Life-size simulation mannequins that can breathe, blink and perspire are helping train new staff members at Pullman Regional Hospital and students at the WSU College of Nursing.
Clinical educator Donna Haynes said the hospital currently owns two of the mannequins, a SIM man and SIM baby. Hospital workers use the mannequins to improve their confidence without the risk of working on a live patient.
“They function and have capabilities similar to a human being,” Haynes said. Darren Zemanek
The mannequins have heart, respiratory and bowel functions as well as the ability to respond to drugs. The simulated patients are life-like and have all the physiological features of a human, she said. SIM man and SIM baby can cry, perspire and blink. Their eyes respond to light and the mannequins can simulate real-life health issues, such as having a heart attack or seizure. She said they also have the ability to talk and vomit.
“The use of simulation will also provide an opportunity to develop critical thinking skills for problem-solving issues and questions that may have gone otherwise unanswered,” Haynes said.
The hospital has had SIM man for about three years and SIM baby for one, she said. The funding for the mannequins came from the hospital, the Inland Northwest Health Services (INHS) Empire Health Foundation and the Avista Foundation.
“We’re currently hoping to get grant money to purchase SIM mom,” she said.
SIM mom would be used to help train hospital workers in high-risk pregnancy situations.
In addition to providing training for the hospital staff, the mannequins are used by Walla Walla and Lewis-Clark State College’s nursing programs to provide nursing students an opportunity to work in a simulation setting, she said.
For the first time this spring, the hospital will be pairing with the WWAMI medical program to offer simulation training for first-year medical students, she said. The WWAMI program allows students from five states, including Washington, to pay in-state tuition within any of the partner states.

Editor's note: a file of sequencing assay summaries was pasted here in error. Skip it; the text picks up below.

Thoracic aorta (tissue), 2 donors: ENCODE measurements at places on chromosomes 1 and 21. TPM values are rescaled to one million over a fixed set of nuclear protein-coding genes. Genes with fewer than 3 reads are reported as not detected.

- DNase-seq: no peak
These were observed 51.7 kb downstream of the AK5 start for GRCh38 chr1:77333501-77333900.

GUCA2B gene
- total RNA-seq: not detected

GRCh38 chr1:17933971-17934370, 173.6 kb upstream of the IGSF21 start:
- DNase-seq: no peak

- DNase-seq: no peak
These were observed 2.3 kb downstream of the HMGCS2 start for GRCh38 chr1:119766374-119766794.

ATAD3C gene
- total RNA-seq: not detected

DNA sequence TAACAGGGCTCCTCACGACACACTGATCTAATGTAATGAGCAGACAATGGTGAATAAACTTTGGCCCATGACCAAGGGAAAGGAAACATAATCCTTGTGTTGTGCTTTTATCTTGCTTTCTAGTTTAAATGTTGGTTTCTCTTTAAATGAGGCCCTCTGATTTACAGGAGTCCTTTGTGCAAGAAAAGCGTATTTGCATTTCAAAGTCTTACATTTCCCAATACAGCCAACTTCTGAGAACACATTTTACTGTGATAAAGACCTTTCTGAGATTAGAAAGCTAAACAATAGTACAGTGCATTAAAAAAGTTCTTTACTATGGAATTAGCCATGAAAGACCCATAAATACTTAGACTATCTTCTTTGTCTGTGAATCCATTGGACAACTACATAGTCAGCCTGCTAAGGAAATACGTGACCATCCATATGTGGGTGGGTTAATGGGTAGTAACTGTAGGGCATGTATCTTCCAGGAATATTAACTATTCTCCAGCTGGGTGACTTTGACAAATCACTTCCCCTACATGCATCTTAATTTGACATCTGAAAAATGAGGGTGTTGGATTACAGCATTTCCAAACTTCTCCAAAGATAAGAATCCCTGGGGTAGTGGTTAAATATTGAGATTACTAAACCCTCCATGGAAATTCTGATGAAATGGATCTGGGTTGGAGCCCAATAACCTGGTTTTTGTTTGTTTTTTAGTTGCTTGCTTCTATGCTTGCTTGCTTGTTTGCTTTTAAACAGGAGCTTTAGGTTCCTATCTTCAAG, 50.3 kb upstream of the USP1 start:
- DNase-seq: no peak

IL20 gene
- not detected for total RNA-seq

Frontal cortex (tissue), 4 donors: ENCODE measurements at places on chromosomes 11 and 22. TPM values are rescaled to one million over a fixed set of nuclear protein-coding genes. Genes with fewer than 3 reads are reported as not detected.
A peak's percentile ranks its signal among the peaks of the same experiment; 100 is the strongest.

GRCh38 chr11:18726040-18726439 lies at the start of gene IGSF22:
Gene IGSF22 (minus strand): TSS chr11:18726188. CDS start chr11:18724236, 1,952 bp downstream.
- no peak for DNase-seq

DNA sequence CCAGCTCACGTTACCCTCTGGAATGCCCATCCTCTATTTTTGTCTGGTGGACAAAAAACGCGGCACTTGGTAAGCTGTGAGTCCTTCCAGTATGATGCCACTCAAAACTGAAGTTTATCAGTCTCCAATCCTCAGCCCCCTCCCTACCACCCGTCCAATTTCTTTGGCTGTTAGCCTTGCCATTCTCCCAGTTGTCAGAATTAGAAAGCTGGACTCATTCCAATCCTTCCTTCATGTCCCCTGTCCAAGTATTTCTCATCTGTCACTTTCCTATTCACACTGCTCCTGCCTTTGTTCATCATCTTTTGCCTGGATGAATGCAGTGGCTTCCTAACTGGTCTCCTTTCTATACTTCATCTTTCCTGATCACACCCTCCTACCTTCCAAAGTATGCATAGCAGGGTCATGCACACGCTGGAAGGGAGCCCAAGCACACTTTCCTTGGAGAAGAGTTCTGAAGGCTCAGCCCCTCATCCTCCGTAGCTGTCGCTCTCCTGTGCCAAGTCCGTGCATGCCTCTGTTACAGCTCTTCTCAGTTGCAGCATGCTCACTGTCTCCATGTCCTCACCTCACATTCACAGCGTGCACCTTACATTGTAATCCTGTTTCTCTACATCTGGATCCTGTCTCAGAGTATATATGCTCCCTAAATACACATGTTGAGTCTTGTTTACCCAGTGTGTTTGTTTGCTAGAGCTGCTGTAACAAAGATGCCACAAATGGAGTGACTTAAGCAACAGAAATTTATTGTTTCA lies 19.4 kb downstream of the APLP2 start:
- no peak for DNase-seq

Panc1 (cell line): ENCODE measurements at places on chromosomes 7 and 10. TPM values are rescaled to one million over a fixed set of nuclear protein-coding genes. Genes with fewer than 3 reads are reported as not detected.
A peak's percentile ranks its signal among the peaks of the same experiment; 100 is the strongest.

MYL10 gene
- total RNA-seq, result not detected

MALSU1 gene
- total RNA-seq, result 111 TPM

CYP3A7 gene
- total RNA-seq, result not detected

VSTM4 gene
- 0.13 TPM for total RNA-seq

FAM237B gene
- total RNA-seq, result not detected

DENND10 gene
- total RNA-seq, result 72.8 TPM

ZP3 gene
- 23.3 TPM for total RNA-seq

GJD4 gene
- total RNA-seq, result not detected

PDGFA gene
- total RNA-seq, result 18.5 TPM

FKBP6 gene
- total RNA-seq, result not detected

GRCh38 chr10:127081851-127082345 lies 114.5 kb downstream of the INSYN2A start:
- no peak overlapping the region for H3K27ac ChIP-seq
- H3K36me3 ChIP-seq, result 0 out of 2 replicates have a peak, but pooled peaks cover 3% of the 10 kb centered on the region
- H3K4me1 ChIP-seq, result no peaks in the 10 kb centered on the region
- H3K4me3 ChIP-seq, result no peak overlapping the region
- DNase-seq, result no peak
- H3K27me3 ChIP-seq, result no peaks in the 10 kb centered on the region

Dr. Linda Fern, a Pullman internal medicine physician, is working with Haynes to create simulations that will incorporate the skills first-year medical students learn and give the students a chance to use their knowledge in a near-to-life situation.
Because the WSU College of Nursing is located in Spokane and cannot access Pullman Regional Hospital, they have their own simulation lab for students to use.
Kevin Stevens, simulation program director for WSU’s College of Nursing, said the Spokane campus’ simulation lab has several different mannequins.
The lab purchased SIM man 3G, a high-fidelity wireless mannequin, in 2010, Stevens said. SIM man 3G has the same human-like functions as the SIM man at Pullman Regional Hospital, but also has interchangeable parts that can transform the mannequin into a female. She said the wireless features allow SIM man 3G to be mobile.
“You could put (SIM man 3G), say, in the back of an ambulance and the controller could be in another part of the area working the mannequin’s functions without ever being seen by the students,” she said.
The lab also has an older model of the mannequin called SIM man Classic. He is not wireless and his eyes are not open, but he does respond to drug administration and has a monitor with vitals. Stevens said in addition to SIM man 3G and SIM man Classic, the simulation lab has several other mannequins, including a gender-neutral baby, a female that gives birth, two less complex females and an assortment of static mannequins that feature specific health problems.
She said simulation scenarios are built into the nursing curriculum and allow students to perform hands-on training for many procedures.
“We’re able to give them scenarios that they may not get in their clinical settings out in hospitals,” she said.
If a mistake is made during a scenario, the student and instructor discuss what went wrong and the thought process of the student at the time of the problem, she said.
“Simulation is an opportunity to test your nursing care,” Stevens said.
Scenarios can be pre-programmed or an operator can manually control the mannequin during the scenario.
Haynes said simulation has been used in U.S. medical schools since the 1990s for anesthesiology training but is now applied to all areas of the medical field.